Hurapan Kitchen is one of a small but growing number of restaurants that offers both light and dark roasts of coffee. The light roast is a Brazil Sanos. The dark one is a Hawaiian Kona. I have no idea if the fact that Ben also represents the coffee house Joe has anything to do with that.

Thursday, December 21, 2006

Lunch at Café Gray

December 21

I wanted to interview Gray Kunz for an article I'm working on for our special NRN 50 issue.
I hadn't really met him before. Oh sure, I've been introduced to him at parties and book launchings and so on, but unless you manage to imprint yourself on someone's memory, such encounters don't count.
His publicist, Stephanie Faison née Crane, suggested we have lunch at his restaurant in the Time Warner Center, Café Gray, and then I'd chat with him afterwards. Fine with me.
I'm not sure what you call the opposite of a media whore, but Gray Kunz is pretty much that. I don't think he's intentionally press-hard-to-get. He just seems to prefer cooking and supervising the kitchen over talking to me about Thai basil or pickled green papaya or whatever.
Many people have complained about the fact that the best views in his restaurant of Columbus Circle and Central Park are from the (open) kitchen. Perhaps it was not the wisest business decision, but I think the chef wanted a nice view for himself and his staff. He's an intelligent man; if all he wanted to do was conduct business he could have gotten an MBA and been done with it. Chefs are otherwise motivated.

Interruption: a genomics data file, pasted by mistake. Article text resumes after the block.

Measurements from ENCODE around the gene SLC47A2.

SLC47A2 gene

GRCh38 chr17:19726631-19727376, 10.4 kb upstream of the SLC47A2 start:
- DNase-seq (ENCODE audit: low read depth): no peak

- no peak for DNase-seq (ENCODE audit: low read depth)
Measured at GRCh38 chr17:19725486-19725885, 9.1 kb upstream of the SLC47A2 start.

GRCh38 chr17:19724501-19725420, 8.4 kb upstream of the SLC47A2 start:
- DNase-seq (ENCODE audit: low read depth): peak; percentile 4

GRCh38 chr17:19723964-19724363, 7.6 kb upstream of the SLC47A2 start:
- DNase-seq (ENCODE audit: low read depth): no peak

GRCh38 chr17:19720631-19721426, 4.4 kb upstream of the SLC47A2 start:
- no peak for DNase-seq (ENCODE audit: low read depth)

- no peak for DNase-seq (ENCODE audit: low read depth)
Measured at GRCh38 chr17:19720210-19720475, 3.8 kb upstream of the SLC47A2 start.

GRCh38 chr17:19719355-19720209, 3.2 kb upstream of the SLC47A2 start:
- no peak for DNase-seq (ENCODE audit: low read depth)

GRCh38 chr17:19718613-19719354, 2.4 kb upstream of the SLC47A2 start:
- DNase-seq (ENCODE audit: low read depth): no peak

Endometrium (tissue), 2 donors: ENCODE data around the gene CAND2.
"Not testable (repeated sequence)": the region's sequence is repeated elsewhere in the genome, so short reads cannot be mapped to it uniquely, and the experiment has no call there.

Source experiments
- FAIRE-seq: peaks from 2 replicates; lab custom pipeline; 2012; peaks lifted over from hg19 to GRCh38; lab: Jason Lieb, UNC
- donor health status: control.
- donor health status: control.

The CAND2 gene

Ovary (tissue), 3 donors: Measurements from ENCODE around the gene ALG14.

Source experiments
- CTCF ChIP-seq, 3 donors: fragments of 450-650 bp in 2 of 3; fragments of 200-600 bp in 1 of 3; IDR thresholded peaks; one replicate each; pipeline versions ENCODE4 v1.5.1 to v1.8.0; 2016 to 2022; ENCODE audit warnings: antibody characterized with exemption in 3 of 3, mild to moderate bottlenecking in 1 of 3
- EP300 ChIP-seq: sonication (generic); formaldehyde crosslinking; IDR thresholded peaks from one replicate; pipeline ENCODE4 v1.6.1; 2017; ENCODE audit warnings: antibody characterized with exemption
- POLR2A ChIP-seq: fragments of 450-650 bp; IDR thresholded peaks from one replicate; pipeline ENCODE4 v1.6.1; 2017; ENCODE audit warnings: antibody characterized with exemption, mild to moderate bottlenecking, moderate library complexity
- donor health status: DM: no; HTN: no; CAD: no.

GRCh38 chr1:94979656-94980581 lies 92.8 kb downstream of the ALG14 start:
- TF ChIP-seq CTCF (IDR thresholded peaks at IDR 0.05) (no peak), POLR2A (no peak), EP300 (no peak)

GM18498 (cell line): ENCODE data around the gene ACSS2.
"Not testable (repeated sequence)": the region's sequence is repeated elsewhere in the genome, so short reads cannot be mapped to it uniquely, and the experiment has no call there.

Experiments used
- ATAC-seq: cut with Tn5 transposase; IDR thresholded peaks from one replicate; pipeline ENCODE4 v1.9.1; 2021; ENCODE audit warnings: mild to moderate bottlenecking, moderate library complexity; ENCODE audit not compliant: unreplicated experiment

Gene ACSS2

During the interview we sampled some items being planned for Christmas dinner, like oysters topped with red and green tobiko (cute, right?) and shrimp cocktail with traditional cocktail spice spiked with ginger.
That was nice, although I was full from lunch.
Here's what we had:

Small bites of faro salad with pine nuts, red currants and Parmesan; peaky toe crab in mango emulsion with a plantain chip, and duck confit with beets, walnuts and crème fraîche

Truffle course:
Shaved white truffles with parsnip purée, quail egg yolk and white truffle bouillon
Chestnut agnolotti in black truffle broth with shaved black truffles
Chapuy Blanc de Blancs grand cru brut reserve Champagne

Rice flake crusted lobster in green curry broth with parsnip and salsify
Pearl noodles with young ginger, lemon grass and other spices Gray Kunz likes, topped with some lobster meat.
2002 Domaine Baumann Mandelkreuz Gewürztraminer, Alsace

Spice crusted venison with Brussels sprouts and Asian pear, riebele pasta with sour cherry sauce and kohlrabi
2002 Domaine de Bonserine La Sarrasine Côte Rôtie

Roasted pork loin with crispy pork belly and sauerkraut with apples and bacon
2004 Viña Pedros Ribera del Duero

Stewed cassis berries with Champagne sorbet in cassis soup with a splash of rosé Champagne

Kaffir lime pie with schlag and orange zest in kaffir lime sauce on chocolate cookie crust
Passion fruit chocolate cake with pomelo and chocolate sorbet, finished with pistachio
2004 Domaine de Fenouilet Muscat de Beaumes de Venise
2004 Tomaso Bussola Recioto della valpolicella classico